Other than some misfortunes with my teammate’s car back in Treforest, the entire time there was just about the best experience I have had in a long time! I deffo hope to make a return next year! Thanks to Brains Eden and Anglia Ruskin University for setting up and hosting such a wonderful event, thanks to our lecturer Dr. Mike Reddy for getting the band together and taking us, and thanks to the teammates (Jack Smerdon, Jake Passmore, Nicky Jones, and Steven Sparkes) for the collective effort and the bants we had!

Also, the game will be on my portfolio ( soon so you can read more details and see more images of it. I aim to have the page ready by the end of the week.


My first original ship

15th October.

That’s the date my Star Trek-themed website will be fully launched and online. As that day approaches, I will be continuing to refine the website’s design and adding launch content. Today, I am currently working on my first original ship design for the website. But before we get into that, I think it is about time I brief what this website is all about.

“Starfleet’s Path to 2265” is as nerdy as it sounds. It is mainly a creative written piece on the subjective fictional history of starships belonging to Earth and Federation design. It’s based around the Star Trek’s prime universe and conforms to canon (mostly). My biggest intention is to fill in the blanks in the timeline between Star Trek: First Contact and Star Trek: Enterprise. Over a year ago, I wrote a small piece about SQL and PHP (In the deep end: MySQL & PHP) that demonstrated an older project called the “Federation Starship Database”. It is kind of like a continuation of that with a refined goal and scope. Pre-TOS and TOS ships are my favourite from Star Trek, and this website is dedicated towards them.

Now, the ship design.

This first of many starship designs I am creating is an early explorer of the United Earth Space Probe Agency, SS Voyager (UESPA-9). I have designed and written the ship to be an early ambitious failure – a complex deep space explorer design in a period of Earth’s history where it is still suffering from the effects of a World War. A recipe for disaster. The design is largely based on a successful canon design from the same period, SS Conestoga (which I have given the registry of UESPA-8).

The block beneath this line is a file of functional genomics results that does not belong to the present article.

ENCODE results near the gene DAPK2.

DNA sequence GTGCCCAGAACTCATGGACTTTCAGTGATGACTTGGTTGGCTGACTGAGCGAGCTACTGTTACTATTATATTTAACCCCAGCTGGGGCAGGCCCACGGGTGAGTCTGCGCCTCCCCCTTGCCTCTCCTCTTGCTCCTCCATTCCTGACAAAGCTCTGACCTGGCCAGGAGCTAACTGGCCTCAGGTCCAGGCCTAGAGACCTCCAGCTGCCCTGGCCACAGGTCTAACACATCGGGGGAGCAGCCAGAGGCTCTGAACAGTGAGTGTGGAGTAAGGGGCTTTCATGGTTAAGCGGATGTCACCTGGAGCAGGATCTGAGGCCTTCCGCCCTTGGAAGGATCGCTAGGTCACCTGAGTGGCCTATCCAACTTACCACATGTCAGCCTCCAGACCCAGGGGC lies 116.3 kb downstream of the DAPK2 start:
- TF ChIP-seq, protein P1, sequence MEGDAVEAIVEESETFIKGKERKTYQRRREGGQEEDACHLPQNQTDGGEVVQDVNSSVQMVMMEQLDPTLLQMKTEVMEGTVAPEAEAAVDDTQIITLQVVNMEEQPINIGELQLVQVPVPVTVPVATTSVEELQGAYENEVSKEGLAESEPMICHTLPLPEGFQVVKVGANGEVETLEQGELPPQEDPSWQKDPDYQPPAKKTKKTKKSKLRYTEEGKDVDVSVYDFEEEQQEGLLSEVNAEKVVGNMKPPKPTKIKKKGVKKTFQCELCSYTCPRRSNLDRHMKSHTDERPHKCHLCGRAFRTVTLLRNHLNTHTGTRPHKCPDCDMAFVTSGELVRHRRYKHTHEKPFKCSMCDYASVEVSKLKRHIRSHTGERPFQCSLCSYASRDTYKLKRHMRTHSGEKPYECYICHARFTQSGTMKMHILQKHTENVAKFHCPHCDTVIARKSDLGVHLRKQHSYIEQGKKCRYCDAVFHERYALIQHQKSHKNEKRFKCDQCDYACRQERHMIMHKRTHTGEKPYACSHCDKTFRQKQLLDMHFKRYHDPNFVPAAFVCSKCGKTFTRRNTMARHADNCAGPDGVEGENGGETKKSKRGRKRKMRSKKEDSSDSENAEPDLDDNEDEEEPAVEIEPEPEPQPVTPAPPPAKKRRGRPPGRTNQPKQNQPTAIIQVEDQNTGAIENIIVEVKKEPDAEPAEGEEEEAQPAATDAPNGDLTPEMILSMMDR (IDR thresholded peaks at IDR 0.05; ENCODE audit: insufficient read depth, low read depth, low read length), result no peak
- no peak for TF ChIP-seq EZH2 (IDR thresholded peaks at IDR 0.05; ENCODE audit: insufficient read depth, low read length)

The canon SSĀ Conestoga, the ship my design is largely based on. Image from Memory Alpha, used under Fair Use.

In order to explain my process, I have briefly documented the design process here. The first thing I did was sketch up some small low detail forms for the ship based on a few well-known references from the same period (SS Valiant of 2065, SS Conestoga of 2067 and DY-500-class of 2076).


I found that the last form I did was the one I liked the most, as well as the most unique. So I took that form, refined the details, and did some basic annotations on the design.

Correction: the size measurements should read “145 (length) x 20 (width) x 30 (draft), 50,000 metric tonnes”. In hindsight, the width is far too small anyway and should logically be around 50 to 60 metres.

I then roughly recreated the form on a CAD software (I use TechSoft’s 2D Design V2) so that the design would be confined to a proper scale. I then made a copy of the form and revised the layout of the ship to better suit the length and draft I specified in my annotated drawing (although my specified width of 20 metres will likely cause problems and I am now presuming the width to be around 50 to 60 metres to accommodate the “wing” span of the nacelle pylons).


Finally, I produced a colourised detail basic render of the ship as a current progress preview for this blog post.


I hope to have this design completed by the end of the week, and it will be included in my next week’s blog update for the website. Have a good day!